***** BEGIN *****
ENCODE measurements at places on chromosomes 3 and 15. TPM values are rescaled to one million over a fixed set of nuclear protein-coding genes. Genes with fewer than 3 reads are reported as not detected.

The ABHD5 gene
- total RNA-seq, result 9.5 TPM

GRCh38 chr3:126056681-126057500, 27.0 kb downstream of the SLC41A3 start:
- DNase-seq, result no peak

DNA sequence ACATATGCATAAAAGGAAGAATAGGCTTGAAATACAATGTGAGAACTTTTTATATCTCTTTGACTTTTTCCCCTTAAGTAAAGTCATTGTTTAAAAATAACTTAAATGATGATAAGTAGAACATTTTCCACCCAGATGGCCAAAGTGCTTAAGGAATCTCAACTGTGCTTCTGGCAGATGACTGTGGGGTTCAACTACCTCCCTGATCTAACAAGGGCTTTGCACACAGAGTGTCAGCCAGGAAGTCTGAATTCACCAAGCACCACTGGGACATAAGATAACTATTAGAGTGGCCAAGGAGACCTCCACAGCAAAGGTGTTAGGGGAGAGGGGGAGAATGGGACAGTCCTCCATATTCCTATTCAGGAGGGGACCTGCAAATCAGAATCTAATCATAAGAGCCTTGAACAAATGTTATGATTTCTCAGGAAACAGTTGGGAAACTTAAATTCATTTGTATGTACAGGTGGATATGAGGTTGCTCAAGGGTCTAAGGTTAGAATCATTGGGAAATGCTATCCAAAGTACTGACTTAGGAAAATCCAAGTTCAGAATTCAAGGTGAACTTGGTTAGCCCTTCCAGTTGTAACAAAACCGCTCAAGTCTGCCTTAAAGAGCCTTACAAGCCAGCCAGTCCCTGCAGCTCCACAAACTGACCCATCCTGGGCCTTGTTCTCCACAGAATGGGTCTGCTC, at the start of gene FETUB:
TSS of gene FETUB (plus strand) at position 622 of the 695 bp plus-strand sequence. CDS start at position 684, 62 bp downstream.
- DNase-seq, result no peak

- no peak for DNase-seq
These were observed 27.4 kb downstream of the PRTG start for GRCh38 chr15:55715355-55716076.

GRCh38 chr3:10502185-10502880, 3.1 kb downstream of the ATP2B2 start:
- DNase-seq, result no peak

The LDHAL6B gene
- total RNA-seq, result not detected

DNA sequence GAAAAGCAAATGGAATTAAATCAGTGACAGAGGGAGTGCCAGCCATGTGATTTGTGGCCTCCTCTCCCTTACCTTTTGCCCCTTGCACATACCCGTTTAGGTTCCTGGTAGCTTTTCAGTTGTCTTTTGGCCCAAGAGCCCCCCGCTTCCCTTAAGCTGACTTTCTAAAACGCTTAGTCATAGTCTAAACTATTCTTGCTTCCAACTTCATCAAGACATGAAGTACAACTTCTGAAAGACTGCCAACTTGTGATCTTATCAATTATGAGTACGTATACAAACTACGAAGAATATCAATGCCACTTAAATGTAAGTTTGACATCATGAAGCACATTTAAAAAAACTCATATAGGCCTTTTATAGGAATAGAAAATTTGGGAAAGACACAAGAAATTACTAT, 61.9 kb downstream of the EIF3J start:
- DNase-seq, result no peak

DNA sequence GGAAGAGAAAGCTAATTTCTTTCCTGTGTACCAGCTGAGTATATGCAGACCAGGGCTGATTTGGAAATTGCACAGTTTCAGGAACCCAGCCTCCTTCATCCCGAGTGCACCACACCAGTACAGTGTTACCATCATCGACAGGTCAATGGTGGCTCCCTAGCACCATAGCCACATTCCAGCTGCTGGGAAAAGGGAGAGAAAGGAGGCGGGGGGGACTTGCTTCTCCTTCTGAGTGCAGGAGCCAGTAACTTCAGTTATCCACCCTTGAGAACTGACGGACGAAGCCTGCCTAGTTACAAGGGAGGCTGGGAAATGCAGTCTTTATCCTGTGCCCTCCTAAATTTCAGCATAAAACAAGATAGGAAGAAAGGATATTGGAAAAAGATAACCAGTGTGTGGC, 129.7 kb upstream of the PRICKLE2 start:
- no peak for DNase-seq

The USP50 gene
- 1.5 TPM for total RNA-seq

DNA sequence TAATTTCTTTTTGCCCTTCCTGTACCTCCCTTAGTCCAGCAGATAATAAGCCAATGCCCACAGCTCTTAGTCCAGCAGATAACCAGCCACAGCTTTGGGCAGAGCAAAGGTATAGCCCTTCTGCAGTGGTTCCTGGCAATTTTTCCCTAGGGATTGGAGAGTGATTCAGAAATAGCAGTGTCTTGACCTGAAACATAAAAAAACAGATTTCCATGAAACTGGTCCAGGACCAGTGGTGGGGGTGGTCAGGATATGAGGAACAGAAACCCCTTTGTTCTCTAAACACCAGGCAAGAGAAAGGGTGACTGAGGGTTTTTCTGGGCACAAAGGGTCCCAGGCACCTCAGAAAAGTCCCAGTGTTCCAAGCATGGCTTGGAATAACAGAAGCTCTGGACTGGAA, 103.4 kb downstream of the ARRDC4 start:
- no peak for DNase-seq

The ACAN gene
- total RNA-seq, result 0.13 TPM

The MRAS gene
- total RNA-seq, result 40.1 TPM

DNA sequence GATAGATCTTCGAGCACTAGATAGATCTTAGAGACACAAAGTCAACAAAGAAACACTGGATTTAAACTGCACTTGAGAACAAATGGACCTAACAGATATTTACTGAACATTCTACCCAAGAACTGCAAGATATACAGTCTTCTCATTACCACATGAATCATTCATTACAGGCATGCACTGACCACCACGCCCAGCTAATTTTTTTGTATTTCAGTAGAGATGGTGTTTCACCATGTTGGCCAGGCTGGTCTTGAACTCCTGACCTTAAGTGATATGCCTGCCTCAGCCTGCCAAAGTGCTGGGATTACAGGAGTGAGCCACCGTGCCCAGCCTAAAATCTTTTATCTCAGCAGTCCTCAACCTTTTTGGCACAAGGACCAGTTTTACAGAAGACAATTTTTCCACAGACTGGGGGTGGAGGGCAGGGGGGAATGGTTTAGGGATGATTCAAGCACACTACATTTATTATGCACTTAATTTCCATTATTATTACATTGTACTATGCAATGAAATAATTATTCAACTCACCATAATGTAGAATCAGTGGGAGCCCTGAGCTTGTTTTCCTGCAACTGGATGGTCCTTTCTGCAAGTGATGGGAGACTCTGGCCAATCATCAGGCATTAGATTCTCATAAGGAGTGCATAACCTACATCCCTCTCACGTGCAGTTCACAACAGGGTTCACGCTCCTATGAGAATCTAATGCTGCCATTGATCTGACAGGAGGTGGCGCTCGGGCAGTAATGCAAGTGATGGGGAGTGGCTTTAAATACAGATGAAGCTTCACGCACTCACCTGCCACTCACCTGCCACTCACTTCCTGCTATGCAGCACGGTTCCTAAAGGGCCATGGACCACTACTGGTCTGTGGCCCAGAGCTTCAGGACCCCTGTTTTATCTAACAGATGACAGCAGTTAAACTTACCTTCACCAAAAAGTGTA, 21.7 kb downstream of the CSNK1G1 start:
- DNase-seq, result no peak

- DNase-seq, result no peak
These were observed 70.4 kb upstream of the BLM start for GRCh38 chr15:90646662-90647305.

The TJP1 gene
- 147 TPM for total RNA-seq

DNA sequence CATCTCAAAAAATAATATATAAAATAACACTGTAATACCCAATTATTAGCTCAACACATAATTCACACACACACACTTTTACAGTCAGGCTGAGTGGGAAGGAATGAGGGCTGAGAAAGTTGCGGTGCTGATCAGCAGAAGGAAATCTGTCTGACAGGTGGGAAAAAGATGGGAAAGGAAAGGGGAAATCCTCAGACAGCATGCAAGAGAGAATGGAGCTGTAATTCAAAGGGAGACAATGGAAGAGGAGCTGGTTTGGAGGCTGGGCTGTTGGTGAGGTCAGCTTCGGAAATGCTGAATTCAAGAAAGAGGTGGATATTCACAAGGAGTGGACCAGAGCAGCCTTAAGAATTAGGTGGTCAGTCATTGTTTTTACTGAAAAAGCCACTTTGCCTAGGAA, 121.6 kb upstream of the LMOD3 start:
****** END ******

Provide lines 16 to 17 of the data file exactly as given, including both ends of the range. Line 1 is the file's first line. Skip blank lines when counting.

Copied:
- DNase-seq, result no peak

DNA sequence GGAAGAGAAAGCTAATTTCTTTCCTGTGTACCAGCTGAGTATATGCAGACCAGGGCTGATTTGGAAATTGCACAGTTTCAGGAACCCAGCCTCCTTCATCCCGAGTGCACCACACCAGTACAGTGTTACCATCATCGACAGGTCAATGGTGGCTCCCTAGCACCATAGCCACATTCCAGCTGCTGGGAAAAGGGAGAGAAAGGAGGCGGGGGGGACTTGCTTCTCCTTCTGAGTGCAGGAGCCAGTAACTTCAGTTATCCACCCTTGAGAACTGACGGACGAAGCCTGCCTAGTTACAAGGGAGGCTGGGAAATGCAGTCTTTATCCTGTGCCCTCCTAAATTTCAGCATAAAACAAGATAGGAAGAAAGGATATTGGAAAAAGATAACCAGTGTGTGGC, 129.7 kb upstream of the PRICKLE2 start: